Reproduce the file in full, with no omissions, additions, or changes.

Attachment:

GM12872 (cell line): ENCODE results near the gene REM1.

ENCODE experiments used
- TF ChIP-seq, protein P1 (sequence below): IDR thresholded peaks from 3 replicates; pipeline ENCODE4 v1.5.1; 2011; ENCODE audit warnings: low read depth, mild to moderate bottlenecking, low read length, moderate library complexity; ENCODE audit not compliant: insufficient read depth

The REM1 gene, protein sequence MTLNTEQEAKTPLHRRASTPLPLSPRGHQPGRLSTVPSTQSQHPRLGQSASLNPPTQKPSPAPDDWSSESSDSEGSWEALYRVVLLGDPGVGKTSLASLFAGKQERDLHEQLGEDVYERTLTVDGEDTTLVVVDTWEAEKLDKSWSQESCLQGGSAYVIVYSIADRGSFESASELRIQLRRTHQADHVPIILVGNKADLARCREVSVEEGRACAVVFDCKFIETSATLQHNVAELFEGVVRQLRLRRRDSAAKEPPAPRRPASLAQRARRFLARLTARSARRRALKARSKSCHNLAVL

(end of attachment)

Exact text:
GM12872 (cell line): ENCODE results near the gene REM1.

ENCODE experiments used
- TF ChIP-seq, protein P1 (sequence below): IDR thresholded peaks from 3 replicates; pipeline ENCODE4 v1.5.1; 2011; ENCODE audit warnings: low read depth, mild to moderate bottlenecking, low read length, moderate library complexity; ENCODE audit not compliant: insufficient read depth

The REM1 gene, protein sequence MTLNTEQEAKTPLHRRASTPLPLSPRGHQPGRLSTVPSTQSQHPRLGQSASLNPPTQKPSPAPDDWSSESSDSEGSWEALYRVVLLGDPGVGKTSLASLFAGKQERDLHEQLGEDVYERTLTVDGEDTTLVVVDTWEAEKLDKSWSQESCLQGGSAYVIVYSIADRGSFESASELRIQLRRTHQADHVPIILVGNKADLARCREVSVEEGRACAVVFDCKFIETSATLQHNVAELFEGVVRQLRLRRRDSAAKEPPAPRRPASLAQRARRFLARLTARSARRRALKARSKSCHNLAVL